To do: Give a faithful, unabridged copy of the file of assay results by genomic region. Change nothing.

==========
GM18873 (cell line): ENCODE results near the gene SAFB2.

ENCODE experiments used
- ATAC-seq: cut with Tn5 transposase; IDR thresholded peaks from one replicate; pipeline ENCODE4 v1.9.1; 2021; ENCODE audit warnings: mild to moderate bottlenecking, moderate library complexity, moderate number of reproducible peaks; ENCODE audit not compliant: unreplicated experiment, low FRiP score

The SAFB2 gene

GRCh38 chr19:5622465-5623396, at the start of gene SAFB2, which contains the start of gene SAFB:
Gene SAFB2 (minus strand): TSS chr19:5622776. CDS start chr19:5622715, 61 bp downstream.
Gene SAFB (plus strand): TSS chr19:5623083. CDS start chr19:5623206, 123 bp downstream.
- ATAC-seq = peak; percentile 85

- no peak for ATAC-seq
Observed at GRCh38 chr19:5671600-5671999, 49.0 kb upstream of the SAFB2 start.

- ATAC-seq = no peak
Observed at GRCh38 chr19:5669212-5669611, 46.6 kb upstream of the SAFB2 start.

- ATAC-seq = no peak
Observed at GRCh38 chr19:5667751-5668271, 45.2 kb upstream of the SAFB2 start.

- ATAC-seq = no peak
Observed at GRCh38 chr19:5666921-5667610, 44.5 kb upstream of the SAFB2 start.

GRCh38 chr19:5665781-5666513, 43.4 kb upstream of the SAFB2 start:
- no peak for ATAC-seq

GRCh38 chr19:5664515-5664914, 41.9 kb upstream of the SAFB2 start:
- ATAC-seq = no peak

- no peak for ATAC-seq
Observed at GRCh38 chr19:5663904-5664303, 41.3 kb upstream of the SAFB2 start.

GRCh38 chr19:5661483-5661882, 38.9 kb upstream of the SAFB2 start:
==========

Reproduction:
GM18873 (cell line): ENCODE results near the gene SAFB2.

ENCODE experiments used
- ATAC-seq: cut with Tn5 transposase; IDR thresholded peaks from one replicate; pipeline ENCODE4 v1.9.1; 2021; ENCODE audit warnings: mild to moderate bottlenecking, moderate library complexity, moderate number of reproducible peaks; ENCODE audit not compliant: unreplicated experiment, low FRiP score

The SAFB2 gene

GRCh38 chr19:5622465-5623396, at the start of gene SAFB2, which contains the start of gene SAFB:
Gene SAFB2 (minus strand): TSS chr19:5622776. CDS start chr19:5622715, 61 bp downstream.
Gene SAFB (plus strand): TSS chr19:5623083. CDS start chr19:5623206, 123 bp downstream.
- ATAC-seq = peak; percentile 85

- no peak for ATAC-seq
Observed at GRCh38 chr19:5671600-5671999, 49.0 kb upstream of the SAFB2 start.

- ATAC-seq = no peak
Observed at GRCh38 chr19:5669212-5669611, 46.6 kb upstream of the SAFB2 start.

- ATAC-seq = no peak
Observed at GRCh38 chr19:5667751-5668271, 45.2 kb upstream of the SAFB2 start.

- ATAC-seq = no peak
Observed at GRCh38 chr19:5666921-5667610, 44.5 kb upstream of the SAFB2 start.

GRCh38 chr19:5665781-5666513, 43.4 kb upstream of the SAFB2 start:
- no peak for ATAC-seq

GRCh38 chr19:5664515-5664914, 41.9 kb upstream of the SAFB2 start:
- ATAC-seq = no peak

- no peak for ATAC-seq
Observed at GRCh38 chr19:5663904-5664303, 41.3 kb upstream of the SAFB2 start.

GRCh38 chr19:5661483-5661882, 38.9 kb upstream of the SAFB2 start: